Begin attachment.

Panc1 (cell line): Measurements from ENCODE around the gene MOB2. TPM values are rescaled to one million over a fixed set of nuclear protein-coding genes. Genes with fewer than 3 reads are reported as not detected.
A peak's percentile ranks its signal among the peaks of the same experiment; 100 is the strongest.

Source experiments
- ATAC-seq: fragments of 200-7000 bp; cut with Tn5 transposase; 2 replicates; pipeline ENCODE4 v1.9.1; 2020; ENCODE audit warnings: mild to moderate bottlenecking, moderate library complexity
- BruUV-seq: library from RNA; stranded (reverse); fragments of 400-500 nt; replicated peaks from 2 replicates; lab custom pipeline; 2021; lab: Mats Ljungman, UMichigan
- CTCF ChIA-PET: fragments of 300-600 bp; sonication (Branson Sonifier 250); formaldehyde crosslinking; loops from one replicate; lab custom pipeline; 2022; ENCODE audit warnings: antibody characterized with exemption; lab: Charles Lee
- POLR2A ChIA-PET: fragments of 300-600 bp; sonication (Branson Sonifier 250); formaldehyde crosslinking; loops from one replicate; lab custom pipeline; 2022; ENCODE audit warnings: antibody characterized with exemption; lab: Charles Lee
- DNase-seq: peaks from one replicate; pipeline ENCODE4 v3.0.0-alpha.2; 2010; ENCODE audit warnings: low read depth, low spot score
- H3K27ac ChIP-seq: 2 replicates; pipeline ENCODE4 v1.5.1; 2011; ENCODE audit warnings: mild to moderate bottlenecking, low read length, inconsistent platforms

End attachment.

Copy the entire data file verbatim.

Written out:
Panc1 (cell line): Measurements from ENCODE around the gene MOB2. TPM values are rescaled to one million over a fixed set of nuclear protein-coding genes. Genes with fewer than 3 reads are reported as not detected.
A peak's percentile ranks its signal among the peaks of the same experiment; 100 is the strongest.

Source experiments
- ATAC-seq: fragments of 200-7000 bp; cut with Tn5 transposase; 2 replicates; pipeline ENCODE4 v1.9.1; 2020; ENCODE audit warnings: mild to moderate bottlenecking, moderate library complexity
- BruUV-seq: library from RNA; stranded (reverse); fragments of 400-500 nt; replicated peaks from 2 replicates; lab custom pipeline; 2021; lab: Mats Ljungman, UMichigan
- CTCF ChIA-PET: fragments of 300-600 bp; sonication (Branson Sonifier 250); formaldehyde crosslinking; loops from one replicate; lab custom pipeline; 2022; ENCODE audit warnings: antibody characterized with exemption; lab: Charles Lee
- POLR2A ChIA-PET: fragments of 300-600 bp; sonication (Branson Sonifier 250); formaldehyde crosslinking; loops from one replicate; lab custom pipeline; 2022; ENCODE audit warnings: antibody characterized with exemption; lab: Charles Lee
- DNase-seq: peaks from one replicate; pipeline ENCODE4 v3.0.0-alpha.2; 2010; ENCODE audit warnings: low read depth, low spot score
- H3K27ac ChIP-seq: 2 replicates; pipeline ENCODE4 v1.5.1; 2011; ENCODE audit warnings: mild to moderate bottlenecking, low read length, inconsistent platforms